2020 is an important year for the Church in Wales as we’re celebrating our centenary.
100 years ago, in 1920, the Church in Wales became an independent part of the Anglican Communion after centuries of being part of the Church of England. The process was known as ‘disestablishment’ as it broke the link between Welsh churches and the state with the historic Welsh Church Act.
We will be celebrating this landmark birthday in churches and communities across Wales, and I invite everyone to join in giving thanks and praise for the fellowship we have shared over the years and, at the same time committing to a future renewed with hope and confidence.John Davies Archbishop of Wales
Unfortunately many of our events to celebrate the Church's 100th birthday have had to be cancelled or postponed due to the Coronavirus pandemic.
All six of the church’s cathedrals were due to hold a celebration service at the same time, on June 7. This has now been postponed with a new date not yet fixed. The service will feature a specially commissioned work of choral music by Welsh composer Paul Mealor. Unusually, the service – the liturgy – was written initially in Welsh and then translated into English, allowing elements of the Welsh poetic tradition to be weaved in.
Archbishop of Canterbury's visit
A visit to Wales by Archbishop Justin Welby was due to have taken place in April. This has now been postponed with a new date yet to be set.
A Centenary Appeal has been launched which aims to raise £100,000 for two charities – one at home, Housing Justice Cymru, and one overseas, Christian Aid. Housing Justice Cymru will work with churches to develop night shelters for homeless people in the winter months, while Christian Aid will support the peace-building work of the Episcopal Church of South Sudan.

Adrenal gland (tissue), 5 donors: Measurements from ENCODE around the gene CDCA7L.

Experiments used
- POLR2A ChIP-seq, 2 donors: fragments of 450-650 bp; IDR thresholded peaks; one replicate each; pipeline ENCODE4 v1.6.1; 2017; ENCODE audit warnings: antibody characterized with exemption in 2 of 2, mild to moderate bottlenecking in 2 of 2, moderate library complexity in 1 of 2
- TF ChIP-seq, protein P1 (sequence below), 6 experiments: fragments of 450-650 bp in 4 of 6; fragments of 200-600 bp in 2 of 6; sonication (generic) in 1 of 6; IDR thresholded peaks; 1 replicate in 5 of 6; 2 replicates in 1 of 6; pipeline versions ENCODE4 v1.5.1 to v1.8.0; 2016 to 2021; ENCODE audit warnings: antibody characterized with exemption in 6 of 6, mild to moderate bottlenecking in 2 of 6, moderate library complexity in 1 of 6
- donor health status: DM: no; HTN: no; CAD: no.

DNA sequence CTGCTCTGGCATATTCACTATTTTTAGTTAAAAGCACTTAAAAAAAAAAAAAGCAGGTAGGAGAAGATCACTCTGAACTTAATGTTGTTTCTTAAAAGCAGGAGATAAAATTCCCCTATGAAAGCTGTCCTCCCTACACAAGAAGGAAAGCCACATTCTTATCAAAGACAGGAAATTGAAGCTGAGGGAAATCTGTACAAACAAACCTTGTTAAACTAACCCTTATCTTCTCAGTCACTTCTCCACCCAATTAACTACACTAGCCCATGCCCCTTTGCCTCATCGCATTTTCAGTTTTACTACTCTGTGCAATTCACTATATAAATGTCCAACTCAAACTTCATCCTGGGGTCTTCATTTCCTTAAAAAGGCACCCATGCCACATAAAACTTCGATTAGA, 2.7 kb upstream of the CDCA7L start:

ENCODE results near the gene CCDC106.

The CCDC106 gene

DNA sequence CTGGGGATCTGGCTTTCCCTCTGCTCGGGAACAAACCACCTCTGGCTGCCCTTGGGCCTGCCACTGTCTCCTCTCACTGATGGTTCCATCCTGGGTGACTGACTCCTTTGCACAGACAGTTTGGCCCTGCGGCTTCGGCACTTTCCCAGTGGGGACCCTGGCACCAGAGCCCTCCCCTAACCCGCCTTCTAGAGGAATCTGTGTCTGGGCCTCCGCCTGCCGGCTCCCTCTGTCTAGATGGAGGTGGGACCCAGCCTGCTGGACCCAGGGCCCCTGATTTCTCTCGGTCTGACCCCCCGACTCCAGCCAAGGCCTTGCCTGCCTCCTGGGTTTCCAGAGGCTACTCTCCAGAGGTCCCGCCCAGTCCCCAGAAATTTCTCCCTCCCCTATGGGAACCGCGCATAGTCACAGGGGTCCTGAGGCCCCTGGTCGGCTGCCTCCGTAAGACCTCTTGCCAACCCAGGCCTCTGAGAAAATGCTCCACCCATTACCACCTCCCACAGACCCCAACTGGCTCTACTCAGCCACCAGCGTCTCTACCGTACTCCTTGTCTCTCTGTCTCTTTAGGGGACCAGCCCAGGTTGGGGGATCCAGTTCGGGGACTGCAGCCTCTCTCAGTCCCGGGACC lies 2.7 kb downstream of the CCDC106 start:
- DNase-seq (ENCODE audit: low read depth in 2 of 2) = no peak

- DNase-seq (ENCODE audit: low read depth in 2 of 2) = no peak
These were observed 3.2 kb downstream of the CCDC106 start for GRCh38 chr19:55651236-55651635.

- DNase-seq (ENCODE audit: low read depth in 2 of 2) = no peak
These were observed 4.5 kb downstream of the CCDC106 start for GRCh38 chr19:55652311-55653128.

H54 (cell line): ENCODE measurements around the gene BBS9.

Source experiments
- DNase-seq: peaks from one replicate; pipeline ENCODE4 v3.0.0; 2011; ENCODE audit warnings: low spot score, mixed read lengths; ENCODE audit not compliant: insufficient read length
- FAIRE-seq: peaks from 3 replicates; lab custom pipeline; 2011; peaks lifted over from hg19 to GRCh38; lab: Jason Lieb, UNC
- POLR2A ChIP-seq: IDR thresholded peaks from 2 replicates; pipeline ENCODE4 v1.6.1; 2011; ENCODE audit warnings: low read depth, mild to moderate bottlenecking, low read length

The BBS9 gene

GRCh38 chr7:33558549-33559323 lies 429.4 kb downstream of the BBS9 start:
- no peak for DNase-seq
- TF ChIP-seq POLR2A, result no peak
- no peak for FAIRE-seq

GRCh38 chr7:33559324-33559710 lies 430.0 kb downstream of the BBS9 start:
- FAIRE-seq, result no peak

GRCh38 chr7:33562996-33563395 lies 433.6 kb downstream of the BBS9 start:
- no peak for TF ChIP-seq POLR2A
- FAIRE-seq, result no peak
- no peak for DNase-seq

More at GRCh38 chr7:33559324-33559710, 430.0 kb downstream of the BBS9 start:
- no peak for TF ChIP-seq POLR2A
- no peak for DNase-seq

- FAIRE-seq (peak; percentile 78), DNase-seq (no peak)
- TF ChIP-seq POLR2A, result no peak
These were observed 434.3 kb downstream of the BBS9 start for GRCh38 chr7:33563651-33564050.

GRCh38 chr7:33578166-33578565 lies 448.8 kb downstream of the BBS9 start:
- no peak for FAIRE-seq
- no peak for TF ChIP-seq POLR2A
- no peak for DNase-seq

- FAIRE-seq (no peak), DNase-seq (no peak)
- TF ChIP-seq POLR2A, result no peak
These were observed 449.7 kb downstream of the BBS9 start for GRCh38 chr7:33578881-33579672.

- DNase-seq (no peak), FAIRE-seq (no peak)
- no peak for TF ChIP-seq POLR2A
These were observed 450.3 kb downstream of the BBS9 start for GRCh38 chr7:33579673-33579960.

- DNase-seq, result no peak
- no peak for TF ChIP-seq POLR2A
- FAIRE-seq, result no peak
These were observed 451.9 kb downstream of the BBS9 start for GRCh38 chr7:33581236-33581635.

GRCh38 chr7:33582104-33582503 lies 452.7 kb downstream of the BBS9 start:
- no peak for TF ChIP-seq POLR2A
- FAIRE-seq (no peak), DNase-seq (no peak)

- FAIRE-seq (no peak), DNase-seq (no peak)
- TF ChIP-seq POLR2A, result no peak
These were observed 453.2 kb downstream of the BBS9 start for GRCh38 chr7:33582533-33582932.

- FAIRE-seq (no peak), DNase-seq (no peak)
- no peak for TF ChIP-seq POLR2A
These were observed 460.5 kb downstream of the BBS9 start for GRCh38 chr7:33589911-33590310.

You can donate £5 by texting CENTENARY to 70660.
A panel discussion at the National Eisteddfod on how the Church has served Wales since 1920 has been cancelled. We are very grateful to those who were due to have taken part, including the First Minister of Wales, Mark Drakeford.
A landmark book has been published with an up-to-date history of the Church in Wales. A New History of the Church in Wales is edited by Norman Doe, Professor of Law at Cardiff University and canon law specialist. It features chapters by serving and retired clergy as well as lay experts and is published by Cambridge University Press.
The book was due to have been launched at St Davids Cathedral in April but this event was cancelled.
We are sponsoring the Coda Festival Arts Award for new work highlighting climate change, Nation of Sanctuary and the work of Cymdeithas y Cymod – the Fellowship of Reconciliation in Wales. The Festival has been postponed until next year.
Look out for centenary events going on at your local churches too when they re-open.
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New films are being made to show the contribution the Church in Wales' faith and its activities make to life in Wales. See our Centenary films
An eye-catching highlight will be a modern Bible rap by double MOBO award-winning Christian musician Guvna B as part of a social media campaign.
Find out more about our centenary and how disestablishment came about in this edition of the award-winning BBC Radio Wales' All Things Considered programme.